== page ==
HR+Survey Solutions Study Finds BCBS Health Insurance Companies Phasing Out Defined Benefit Plans as a Core Element of Executive Compensation Packages

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Recent study conducted by HR+Survey Solutions finds Defined Benefit Plans (DBs), once a core element of the executive compensation package at most Blue Cross and/or Blue Shield Plans (BCBS), are being phased out.

A recent study by HR+Survey Solutions (, a compensation consulting and research firm, finds Defined Benefit Plans (DBs), once a core element of the executive compensation package at most Blue Cross and/or Blue Shield Plans (BCBS), are being phased out.

Based on a review of 27 Plans that participated in the study over the last ten years, more than 85 percent (23 of 27 plans) indicated that DBs have been provided; however, 65 percent (15 plans) of those with plans indicated that they have discontinued the use of DBs by freezing them to participation for new employees. This is up from only 17 percent (4 plans) that had discontinued their use in 2006. Of the 30 percent (7 plans) with active DBs, several have switched from Traditional Defined Benefit Plans or Pension Equity Plans (PEPs) to Cash Balance Plans (CBs). Overall, Traditional DBs have declined in prevalence from 74 percent to 29 percent, PEPs from 21 percent to 14 percent, while CBs have increased from 5 percent to 57 percent of a mix of plans offered in 2006 versus 2015. All of the BCBS Plans offering DBs (100%) offer Defined Contribution Plans (DCs).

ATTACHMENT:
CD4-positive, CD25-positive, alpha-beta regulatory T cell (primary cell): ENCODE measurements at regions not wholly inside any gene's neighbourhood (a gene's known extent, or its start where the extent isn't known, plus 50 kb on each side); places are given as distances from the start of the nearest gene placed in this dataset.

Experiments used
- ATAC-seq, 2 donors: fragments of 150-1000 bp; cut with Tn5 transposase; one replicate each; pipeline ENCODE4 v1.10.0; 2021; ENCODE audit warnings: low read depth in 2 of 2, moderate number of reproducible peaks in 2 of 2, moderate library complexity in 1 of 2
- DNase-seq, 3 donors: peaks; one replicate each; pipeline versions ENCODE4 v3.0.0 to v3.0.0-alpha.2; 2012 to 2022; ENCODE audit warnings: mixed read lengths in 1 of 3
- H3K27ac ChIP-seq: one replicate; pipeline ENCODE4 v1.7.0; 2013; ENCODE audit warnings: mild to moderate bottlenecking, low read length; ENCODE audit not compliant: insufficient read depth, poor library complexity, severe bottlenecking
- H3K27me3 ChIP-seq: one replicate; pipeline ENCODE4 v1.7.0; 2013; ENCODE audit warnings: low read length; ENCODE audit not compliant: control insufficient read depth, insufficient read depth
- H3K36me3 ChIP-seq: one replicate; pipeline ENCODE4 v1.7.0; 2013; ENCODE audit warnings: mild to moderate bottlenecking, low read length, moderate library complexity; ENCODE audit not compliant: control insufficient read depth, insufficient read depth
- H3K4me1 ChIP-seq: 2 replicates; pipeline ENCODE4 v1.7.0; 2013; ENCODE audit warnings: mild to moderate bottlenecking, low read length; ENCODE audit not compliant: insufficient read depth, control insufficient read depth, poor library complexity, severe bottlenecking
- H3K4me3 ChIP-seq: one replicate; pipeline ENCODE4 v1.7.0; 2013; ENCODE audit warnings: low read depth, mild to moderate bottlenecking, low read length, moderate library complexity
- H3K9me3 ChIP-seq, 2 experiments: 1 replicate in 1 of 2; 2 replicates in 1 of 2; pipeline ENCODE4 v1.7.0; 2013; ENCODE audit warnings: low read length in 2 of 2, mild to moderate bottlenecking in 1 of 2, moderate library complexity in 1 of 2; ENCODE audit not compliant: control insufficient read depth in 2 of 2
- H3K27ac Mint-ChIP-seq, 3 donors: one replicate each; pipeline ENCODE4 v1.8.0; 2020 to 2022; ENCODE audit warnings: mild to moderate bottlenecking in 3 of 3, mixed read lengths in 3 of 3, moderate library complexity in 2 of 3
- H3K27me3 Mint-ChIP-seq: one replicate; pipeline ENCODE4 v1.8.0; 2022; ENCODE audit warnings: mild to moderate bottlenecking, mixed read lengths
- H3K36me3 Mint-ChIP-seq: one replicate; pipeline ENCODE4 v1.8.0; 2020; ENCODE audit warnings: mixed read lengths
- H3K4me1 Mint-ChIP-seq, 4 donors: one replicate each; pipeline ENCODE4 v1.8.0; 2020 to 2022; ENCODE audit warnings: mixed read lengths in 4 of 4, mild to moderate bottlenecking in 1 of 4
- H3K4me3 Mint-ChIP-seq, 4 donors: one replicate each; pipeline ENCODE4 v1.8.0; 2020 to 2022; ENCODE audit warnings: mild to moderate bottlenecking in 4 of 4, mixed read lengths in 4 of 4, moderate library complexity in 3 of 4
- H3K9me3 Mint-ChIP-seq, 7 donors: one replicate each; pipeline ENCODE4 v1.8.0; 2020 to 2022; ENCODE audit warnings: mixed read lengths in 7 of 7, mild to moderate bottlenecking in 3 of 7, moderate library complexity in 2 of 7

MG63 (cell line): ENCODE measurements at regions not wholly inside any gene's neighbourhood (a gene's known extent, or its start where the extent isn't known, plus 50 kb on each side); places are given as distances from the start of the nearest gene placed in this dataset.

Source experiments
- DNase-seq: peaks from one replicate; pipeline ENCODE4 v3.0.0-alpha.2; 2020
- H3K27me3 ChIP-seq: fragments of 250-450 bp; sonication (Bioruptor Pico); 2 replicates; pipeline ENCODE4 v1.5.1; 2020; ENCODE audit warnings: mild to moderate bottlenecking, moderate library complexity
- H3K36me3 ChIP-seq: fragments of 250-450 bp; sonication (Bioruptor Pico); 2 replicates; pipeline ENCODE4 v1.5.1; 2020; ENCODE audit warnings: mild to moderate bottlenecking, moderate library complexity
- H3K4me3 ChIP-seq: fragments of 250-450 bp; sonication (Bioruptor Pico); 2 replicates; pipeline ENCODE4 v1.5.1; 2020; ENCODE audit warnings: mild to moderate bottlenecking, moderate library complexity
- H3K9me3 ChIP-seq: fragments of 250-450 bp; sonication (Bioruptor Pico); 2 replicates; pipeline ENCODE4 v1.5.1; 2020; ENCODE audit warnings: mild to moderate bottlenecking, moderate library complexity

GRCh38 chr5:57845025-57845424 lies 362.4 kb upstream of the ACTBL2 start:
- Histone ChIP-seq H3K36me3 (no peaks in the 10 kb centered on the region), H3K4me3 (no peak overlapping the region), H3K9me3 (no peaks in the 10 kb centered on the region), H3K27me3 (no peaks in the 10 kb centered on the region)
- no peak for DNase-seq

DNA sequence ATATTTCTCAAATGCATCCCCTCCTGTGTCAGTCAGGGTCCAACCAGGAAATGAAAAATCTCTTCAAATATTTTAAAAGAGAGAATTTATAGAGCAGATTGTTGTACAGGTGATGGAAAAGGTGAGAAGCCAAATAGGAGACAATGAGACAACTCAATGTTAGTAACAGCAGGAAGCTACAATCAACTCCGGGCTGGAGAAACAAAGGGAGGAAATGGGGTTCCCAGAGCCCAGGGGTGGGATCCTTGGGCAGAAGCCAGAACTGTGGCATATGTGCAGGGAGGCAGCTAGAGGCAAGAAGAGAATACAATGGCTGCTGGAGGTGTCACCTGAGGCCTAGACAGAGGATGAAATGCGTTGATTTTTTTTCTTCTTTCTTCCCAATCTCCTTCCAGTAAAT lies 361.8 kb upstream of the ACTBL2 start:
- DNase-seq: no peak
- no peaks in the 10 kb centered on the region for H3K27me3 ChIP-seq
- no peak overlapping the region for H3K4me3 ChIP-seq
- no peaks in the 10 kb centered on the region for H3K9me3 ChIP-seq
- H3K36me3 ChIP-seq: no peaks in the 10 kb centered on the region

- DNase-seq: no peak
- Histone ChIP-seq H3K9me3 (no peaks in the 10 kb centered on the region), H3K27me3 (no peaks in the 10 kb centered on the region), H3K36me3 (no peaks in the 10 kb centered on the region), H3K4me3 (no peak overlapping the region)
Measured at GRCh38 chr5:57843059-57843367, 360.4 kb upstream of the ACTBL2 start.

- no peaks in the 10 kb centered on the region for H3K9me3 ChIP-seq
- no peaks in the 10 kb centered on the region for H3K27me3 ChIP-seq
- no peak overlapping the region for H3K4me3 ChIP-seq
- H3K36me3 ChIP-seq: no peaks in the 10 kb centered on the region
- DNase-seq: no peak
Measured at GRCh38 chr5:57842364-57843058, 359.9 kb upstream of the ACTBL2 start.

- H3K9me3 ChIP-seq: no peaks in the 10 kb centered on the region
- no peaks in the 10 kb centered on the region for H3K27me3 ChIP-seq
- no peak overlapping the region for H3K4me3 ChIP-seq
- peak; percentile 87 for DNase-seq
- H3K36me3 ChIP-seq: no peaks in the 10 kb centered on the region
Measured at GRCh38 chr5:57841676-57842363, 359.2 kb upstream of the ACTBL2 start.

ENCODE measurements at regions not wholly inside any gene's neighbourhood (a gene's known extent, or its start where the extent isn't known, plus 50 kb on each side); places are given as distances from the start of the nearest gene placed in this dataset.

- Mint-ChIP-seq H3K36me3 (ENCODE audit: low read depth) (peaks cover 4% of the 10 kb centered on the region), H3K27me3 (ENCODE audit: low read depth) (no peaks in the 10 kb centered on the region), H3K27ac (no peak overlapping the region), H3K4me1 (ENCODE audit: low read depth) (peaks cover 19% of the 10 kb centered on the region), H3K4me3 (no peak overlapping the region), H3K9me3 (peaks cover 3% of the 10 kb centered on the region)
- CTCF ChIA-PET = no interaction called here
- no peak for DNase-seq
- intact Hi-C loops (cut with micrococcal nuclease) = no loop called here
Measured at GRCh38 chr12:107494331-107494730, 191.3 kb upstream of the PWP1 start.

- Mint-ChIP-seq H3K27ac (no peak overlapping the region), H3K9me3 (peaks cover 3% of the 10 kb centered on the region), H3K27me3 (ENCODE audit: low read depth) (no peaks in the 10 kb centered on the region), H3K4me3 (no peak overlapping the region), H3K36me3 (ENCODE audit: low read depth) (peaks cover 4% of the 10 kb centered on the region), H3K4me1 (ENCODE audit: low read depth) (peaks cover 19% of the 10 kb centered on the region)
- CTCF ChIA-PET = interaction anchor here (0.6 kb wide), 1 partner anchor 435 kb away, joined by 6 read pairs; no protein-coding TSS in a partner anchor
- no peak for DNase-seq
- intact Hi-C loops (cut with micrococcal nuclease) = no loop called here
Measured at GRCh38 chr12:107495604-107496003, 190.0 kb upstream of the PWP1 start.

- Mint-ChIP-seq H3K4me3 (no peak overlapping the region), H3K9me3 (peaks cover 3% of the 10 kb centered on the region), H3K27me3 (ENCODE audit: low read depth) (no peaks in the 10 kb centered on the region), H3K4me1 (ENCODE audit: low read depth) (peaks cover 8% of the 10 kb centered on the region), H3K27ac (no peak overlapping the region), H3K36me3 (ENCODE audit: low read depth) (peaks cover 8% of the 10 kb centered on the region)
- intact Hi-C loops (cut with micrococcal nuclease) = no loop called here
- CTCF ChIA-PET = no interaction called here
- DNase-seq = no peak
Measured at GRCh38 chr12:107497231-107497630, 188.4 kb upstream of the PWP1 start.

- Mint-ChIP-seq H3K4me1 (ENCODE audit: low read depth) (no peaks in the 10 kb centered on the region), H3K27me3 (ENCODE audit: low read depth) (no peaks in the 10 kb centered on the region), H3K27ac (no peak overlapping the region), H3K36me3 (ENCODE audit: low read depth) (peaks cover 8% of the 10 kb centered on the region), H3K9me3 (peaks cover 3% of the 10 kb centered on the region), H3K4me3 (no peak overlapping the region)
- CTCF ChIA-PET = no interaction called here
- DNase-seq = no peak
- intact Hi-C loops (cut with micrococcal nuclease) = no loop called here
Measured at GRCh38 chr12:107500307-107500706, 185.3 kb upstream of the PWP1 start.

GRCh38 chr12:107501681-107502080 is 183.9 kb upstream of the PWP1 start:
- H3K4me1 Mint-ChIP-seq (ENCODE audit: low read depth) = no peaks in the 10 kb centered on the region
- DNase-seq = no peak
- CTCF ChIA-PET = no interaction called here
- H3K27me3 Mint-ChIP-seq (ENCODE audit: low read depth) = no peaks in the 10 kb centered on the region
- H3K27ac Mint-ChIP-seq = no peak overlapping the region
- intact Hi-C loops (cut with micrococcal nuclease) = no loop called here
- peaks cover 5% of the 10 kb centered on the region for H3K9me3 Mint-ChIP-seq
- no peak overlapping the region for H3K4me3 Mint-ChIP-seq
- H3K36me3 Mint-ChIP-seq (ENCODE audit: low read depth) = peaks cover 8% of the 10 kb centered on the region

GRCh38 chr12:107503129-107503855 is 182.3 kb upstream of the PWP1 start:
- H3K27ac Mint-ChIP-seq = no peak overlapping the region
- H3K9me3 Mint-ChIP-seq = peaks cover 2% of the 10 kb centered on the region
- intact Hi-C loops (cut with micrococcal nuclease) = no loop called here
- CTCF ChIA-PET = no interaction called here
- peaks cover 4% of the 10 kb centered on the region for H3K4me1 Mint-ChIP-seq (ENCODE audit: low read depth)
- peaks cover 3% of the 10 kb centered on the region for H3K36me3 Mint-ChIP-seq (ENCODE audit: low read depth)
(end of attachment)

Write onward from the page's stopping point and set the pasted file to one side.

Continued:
DBs attractiveness to executives and the versatility of DBs in retaining talent has been steadily diminishing for decades. Whereas DBs reward longevity (aka “golden handcuffs”) which is especially important to executives nearing retirement with 20 to 30 years of service, they lack the portability (aka “golden parachutes”) of DCs which is more important to younger mobile executives (and other employees) who will have worked for several companies by the time they retire. On the other hand, DBs offer retirees nearly guaranteed income for life while the success of retirement planning is largely the responsibility of the employee with the DC plan.

DB distribution can be either a lump sum payout at retirement or an annual annuity. The participant can elect how they want the money dispersed. When combined with a Supplemental Executive Retirement Plan (SERP) the payouts can be quite large. For the CEO, the value of the lump sum can approach $10 to $20 million and for other top executives the lump sums can approach $5 to $10 million. These payments continue to garner national media coverage and spur public debate over executive compensation. It should also be noted that maintaining the funds for DBs requires actuarial teams and is much more regulated and can be more costly to the organization than DCs.

The findings are based on the annual Executive Total Potential Remuneration (TPR) Compensation, Benefits and Perquisites Survey, which assesses pay and other benefits for executive positions at a majority of BCBS organizations.